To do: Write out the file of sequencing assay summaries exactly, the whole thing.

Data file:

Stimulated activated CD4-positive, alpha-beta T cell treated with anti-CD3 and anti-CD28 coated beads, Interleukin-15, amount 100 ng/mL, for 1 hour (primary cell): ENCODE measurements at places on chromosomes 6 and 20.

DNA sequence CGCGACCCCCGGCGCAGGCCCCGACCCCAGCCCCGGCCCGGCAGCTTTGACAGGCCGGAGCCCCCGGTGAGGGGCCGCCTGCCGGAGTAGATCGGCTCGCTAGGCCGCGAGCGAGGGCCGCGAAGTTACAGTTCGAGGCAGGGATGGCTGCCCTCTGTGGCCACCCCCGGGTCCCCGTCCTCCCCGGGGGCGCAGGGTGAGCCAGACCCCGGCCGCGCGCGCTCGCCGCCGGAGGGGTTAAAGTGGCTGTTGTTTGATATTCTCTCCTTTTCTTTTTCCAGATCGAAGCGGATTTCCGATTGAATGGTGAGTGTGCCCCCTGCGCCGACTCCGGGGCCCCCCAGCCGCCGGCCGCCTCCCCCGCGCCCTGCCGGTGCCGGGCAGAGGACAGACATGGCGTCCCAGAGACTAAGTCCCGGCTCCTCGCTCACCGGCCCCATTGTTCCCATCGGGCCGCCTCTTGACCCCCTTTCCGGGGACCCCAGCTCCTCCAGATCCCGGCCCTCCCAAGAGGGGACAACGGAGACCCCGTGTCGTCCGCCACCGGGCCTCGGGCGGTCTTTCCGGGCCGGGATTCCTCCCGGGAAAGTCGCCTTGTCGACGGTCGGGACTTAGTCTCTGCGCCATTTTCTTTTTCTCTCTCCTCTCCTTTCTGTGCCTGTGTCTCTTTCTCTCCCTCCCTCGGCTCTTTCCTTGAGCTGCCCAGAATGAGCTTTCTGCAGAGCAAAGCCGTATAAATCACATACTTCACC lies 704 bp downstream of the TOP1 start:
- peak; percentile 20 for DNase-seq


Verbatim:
Stimulated activated CD4-positive, alpha-beta T cell treated with anti-CD3 and anti-CD28 coated beads, Interleukin-15, amount 100 ng/mL, for 1 hour (primary cell): ENCODE measurements at places on chromosomes 6 and 20.

DNA sequence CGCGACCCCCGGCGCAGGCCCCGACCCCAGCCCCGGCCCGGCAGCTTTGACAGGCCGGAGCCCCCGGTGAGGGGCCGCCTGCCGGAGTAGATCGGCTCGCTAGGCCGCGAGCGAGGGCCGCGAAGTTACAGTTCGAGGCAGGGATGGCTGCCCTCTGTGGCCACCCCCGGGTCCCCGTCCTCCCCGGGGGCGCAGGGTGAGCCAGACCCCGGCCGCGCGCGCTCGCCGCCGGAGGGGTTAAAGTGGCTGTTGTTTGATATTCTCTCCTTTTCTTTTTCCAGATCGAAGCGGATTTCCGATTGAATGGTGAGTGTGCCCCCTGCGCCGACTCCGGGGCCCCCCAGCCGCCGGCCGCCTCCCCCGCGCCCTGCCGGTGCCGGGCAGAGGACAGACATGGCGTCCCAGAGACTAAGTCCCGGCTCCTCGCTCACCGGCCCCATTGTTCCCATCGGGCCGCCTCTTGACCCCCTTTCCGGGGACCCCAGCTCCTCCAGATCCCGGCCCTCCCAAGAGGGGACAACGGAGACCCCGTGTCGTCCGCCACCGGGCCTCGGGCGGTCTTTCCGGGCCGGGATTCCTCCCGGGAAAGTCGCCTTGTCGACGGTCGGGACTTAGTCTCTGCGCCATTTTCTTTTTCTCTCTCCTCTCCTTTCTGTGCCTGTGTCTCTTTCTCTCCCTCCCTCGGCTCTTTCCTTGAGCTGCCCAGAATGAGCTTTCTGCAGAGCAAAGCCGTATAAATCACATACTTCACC lies 704 bp downstream of the TOP1 start:
- peak; percentile 20 for DNase-seq